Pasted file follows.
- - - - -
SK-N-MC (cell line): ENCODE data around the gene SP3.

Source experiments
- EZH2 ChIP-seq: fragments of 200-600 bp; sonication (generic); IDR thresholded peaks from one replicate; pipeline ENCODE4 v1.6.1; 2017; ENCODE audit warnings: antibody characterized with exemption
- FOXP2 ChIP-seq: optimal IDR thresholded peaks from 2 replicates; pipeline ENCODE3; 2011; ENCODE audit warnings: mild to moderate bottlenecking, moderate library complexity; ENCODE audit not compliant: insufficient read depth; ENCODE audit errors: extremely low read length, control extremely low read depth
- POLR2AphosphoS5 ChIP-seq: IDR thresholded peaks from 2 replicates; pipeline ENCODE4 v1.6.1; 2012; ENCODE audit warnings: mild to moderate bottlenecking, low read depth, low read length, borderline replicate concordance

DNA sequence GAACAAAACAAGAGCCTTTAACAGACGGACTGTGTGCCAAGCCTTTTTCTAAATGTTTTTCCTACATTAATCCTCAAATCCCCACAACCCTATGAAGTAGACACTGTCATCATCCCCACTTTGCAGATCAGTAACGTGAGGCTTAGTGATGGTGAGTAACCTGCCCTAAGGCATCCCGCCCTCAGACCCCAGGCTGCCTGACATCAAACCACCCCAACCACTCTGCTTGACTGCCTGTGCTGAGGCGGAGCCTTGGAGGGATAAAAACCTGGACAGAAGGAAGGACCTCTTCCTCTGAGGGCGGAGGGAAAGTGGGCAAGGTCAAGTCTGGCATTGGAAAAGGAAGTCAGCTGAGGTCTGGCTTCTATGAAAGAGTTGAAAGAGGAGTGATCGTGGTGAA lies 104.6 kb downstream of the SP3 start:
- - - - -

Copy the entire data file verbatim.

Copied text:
SK-N-MC (cell line): ENCODE data around the gene SP3.

Source experiments
- EZH2 ChIP-seq: fragments of 200-600 bp; sonication (generic); IDR thresholded peaks from one replicate; pipeline ENCODE4 v1.6.1; 2017; ENCODE audit warnings: antibody characterized with exemption
- FOXP2 ChIP-seq: optimal IDR thresholded peaks from 2 replicates; pipeline ENCODE3; 2011; ENCODE audit warnings: mild to moderate bottlenecking, moderate library complexity; ENCODE audit not compliant: insufficient read depth; ENCODE audit errors: extremely low read length, control extremely low read depth
- POLR2AphosphoS5 ChIP-seq: IDR thresholded peaks from 2 replicates; pipeline ENCODE4 v1.6.1; 2012; ENCODE audit warnings: mild to moderate bottlenecking, low read depth, low read length, borderline replicate concordance

DNA sequence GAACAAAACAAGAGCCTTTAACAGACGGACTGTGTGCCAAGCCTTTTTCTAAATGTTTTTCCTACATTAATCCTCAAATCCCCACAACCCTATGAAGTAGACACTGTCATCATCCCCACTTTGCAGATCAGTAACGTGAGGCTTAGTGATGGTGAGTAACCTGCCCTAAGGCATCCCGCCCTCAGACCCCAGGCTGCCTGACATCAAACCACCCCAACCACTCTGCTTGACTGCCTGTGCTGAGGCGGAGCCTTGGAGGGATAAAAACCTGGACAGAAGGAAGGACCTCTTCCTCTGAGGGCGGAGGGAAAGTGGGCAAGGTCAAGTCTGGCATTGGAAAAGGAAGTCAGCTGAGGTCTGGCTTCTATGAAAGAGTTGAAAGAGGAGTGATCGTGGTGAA lies 104.6 kb downstream of the SP3 start: